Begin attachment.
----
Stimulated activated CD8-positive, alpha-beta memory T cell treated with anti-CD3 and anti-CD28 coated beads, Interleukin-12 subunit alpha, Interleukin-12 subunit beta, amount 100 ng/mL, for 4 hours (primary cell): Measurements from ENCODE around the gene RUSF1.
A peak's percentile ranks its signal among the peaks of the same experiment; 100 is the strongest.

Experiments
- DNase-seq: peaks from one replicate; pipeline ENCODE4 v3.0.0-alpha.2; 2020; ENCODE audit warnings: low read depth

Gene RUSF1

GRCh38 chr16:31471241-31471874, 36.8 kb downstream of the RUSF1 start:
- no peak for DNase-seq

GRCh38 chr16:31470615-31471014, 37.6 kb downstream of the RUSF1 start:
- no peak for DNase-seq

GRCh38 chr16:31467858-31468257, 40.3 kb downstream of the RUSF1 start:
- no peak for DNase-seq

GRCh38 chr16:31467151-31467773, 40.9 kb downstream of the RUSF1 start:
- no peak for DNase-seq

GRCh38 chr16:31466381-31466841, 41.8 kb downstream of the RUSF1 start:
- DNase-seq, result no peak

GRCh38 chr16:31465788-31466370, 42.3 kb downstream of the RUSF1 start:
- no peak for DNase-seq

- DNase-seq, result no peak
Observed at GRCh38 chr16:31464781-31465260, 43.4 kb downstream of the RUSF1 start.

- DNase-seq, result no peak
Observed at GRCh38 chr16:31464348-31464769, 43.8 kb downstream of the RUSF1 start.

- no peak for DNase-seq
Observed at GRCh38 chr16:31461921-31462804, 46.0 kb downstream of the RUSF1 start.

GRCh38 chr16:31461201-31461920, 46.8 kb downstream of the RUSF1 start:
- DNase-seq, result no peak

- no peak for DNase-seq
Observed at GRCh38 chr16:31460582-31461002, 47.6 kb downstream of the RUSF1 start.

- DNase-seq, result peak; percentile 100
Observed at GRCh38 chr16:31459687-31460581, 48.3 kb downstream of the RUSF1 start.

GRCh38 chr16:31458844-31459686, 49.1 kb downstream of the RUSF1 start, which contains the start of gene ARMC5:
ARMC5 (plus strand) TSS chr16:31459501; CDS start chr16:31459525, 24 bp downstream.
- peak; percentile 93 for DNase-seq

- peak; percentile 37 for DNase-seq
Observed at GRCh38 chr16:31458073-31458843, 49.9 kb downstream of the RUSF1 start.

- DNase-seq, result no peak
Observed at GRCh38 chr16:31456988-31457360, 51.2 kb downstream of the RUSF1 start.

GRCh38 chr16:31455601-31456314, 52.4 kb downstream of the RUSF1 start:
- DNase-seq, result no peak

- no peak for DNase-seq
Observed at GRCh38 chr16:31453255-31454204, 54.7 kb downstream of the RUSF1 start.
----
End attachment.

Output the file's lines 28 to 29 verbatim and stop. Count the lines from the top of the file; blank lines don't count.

- DNase-seq, result peak; percentile 100
Observed at GRCh38 chr16:31459687-31460581, 48.3 kb downstream of the RUSF1 start.